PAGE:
A quarter (25%) of those who rely on others’ generosity try to pay it back most of the time and 10% say they occasionally pay it back, but 4% admit they never pay it back. Women are better than men at paying cash back – 58% say they always repay family handouts, compared with 49% of men.

Partners and spouses are the most likely to be asked for a loan – 22% of those who borrow say they ask their partner or spouse for cash at least once a month. Around 65% of those who borrow from their partner ask them for cash at least a couple of times a year.

Over a third (36%) of those who ask for money from friends and family borrow from their parents at least twice a year – and it is 18-34-year-olds who are most likely to borrow from them, with 11% saying they ask for money at least once a month.

The study found regional differences in the amount of savings borrowed from our nearest and dearest. Those in the South East are the most likely to borrow money – averaging £1,873 borrowed each year, with those in the East of England least likely to – averaging just £445 borrowed each year.

The research found that of all adults who have asked for money from family at some point – 30% have asked parents and 14% have asked partners or spouses, while a further 8% have asked friends.

Paul Whitlock, Executive Director, Charter Savings Bank, said: “The rising cost of living and squeezed family incomes, particularly at this time of year, can mean that many are increasingly leaning on friends and family to come to their financial rescue.

“In many cases our loved ones are happy to help-out financially, but that can come at a cost, particularly if the recipient isn’t able to pay it back.

“There are many different ways to save; even setting aside what may seem like an insignificant amount each month will see your savings pot grow. Starting a regular savings habit at the beginning of the year will set you in good stead to reach your savings goals for 2019 and leave you less reliant on raiding the savings of others.”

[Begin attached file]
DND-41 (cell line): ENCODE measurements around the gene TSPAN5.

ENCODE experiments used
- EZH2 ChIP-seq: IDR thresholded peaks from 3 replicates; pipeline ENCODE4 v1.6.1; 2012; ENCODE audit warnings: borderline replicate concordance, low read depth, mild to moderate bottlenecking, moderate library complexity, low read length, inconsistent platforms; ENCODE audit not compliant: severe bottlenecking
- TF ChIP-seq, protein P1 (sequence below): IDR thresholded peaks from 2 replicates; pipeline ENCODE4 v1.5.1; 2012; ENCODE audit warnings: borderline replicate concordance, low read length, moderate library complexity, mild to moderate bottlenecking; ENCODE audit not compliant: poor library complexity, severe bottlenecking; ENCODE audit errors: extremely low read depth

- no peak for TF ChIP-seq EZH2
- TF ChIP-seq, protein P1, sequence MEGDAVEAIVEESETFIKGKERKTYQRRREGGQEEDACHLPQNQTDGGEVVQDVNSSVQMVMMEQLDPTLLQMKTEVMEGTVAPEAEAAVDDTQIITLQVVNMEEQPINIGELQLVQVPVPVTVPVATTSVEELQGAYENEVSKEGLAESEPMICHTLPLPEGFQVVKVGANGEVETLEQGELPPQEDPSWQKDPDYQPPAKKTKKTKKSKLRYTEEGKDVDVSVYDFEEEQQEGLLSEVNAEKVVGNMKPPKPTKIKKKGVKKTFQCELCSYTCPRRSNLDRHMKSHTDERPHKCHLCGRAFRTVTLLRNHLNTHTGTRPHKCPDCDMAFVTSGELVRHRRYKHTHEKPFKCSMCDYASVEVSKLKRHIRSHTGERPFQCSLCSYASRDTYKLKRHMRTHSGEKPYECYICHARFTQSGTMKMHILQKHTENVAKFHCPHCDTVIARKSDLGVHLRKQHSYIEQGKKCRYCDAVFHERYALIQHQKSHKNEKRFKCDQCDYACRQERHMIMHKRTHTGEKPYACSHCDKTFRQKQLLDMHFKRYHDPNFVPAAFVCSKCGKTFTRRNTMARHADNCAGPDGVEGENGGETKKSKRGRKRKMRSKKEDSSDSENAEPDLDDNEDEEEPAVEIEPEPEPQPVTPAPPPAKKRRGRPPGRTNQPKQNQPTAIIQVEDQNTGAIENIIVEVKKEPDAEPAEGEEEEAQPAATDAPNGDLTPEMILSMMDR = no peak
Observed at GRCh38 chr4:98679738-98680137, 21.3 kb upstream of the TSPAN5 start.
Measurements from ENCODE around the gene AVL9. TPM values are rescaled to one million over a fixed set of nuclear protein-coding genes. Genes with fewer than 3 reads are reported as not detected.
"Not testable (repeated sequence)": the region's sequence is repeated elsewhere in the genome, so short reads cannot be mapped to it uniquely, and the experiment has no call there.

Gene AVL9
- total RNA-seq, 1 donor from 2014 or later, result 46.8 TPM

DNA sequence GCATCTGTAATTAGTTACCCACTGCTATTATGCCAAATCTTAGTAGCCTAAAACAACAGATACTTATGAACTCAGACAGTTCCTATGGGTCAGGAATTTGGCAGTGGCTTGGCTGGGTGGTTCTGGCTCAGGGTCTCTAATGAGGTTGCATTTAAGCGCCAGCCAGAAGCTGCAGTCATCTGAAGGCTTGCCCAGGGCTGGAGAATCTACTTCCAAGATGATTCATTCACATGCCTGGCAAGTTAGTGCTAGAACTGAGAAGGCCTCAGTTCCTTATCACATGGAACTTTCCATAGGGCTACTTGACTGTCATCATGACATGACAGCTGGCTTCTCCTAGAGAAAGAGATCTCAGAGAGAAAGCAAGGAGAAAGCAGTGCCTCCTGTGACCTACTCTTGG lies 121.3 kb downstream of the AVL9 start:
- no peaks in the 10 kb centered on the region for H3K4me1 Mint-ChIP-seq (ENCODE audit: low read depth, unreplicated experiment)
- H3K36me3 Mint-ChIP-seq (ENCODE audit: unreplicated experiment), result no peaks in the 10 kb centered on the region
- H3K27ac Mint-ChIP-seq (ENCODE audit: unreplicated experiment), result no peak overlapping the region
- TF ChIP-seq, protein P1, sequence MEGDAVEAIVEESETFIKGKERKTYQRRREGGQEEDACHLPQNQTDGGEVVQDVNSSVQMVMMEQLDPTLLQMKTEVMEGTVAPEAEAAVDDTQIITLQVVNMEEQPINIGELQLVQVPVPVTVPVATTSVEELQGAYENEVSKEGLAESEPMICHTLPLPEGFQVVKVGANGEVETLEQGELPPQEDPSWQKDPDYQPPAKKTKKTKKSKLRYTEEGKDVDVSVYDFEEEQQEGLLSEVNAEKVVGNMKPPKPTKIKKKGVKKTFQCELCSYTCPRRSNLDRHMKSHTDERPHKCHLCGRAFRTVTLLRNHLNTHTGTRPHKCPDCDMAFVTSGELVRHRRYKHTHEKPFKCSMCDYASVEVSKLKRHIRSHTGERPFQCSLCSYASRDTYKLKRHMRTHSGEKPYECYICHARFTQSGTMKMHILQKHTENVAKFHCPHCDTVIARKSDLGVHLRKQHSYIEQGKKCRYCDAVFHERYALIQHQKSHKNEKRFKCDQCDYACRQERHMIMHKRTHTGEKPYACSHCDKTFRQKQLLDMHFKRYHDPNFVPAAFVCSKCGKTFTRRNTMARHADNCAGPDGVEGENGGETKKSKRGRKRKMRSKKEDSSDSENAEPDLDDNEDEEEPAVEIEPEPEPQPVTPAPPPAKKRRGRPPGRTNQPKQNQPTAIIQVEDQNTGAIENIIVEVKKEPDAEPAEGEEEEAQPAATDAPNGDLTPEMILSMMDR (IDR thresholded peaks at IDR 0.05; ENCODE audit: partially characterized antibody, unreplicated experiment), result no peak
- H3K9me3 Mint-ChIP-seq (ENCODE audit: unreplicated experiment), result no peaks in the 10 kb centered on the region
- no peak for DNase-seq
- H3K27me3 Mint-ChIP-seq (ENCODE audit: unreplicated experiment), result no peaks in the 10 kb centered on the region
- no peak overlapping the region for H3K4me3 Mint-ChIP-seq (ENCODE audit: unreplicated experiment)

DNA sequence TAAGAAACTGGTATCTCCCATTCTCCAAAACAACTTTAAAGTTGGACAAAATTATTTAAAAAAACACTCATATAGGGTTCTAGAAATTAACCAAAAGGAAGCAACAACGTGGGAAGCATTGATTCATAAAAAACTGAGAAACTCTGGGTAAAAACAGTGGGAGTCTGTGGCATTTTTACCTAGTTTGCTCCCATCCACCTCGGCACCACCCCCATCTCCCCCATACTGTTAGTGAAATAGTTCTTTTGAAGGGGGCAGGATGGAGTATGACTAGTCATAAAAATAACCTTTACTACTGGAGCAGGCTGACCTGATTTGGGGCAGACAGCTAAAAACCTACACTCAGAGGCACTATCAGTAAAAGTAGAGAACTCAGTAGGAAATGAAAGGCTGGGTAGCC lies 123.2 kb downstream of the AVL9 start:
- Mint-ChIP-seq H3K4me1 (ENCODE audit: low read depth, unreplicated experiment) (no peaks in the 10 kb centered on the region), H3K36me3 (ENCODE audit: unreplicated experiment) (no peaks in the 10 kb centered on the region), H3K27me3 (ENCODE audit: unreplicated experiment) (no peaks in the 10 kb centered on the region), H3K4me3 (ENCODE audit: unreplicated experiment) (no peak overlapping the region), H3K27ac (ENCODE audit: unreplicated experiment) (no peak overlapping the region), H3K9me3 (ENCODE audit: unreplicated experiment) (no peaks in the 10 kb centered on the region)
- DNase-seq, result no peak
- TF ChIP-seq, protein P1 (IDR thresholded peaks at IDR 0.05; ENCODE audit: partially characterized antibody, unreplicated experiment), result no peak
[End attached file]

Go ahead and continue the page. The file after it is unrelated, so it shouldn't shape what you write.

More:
1Opinium conducted research among 2,007 adults living in the UK on behalf of Charter Savings Bank between 20th – 22nd November 2018

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Savings raiders end up ahead

17 December 2018
  • One in eight savers raid their accounts every month, with only one in five always replacing the cash they take out
  • But savers still end up ahead for the year with average deposits of £2,906 beating average withdrawals of £924
  • Big ticket items like cars or holidays are primary motivators for driving saving behaviour

New research from Charter Savings Bank1 reveals that one in eight (12%) regular savers usually take money out of their accounts every month – and the number of savings raiders is set to grow as festive spending puts finances under strain.

Despite their best intentions, 12% of savers – the equivalent of six million people across the UK – dip into their savings every month, and over two thirds of adults (72%) say they make a withdrawal from their saving accounts at some point during the year.

Over the course of a year, savers estimate they withdraw about a third (32%) of their cash, although one in five (21%) admit to taking out at least half of their total savings. Just one in eleven (9%) say they never touch their savings.

But while we are almost all savings raiders to some extent, the study found we do at least try to put the money back. Just one in five (18%) of those who take cash out of their savings pot always replace it, while 43% try to do so. Around 15 per cent admit they replace cash rarely at best.

The average amount saved over a year is £2,906 and the average amount withdrawn over this time is £924. Men are able to save more over a year than women (£3,344 compared to £2,476), and just over a fifth (21%) of men will always replace their savings compared to one in six (16%) of women.

Charter Savings Bank’s study found interesting differences in the reasons driving people to withdraw money from their savings, with some only doing so when they need cash for a big-ticket item like a holiday or car (30%), while others say they mainly take money out when they need it for unexpected bills (27%) or in an emergency (25%).

Main reasons people raid their savings

Event Percentage of people who take out savings due to this reason

When I need money for a big-ticket item like a holiday or car

30%

Whenever I have unexpected bills like home or car repairs

27%

Only in an emergency

25%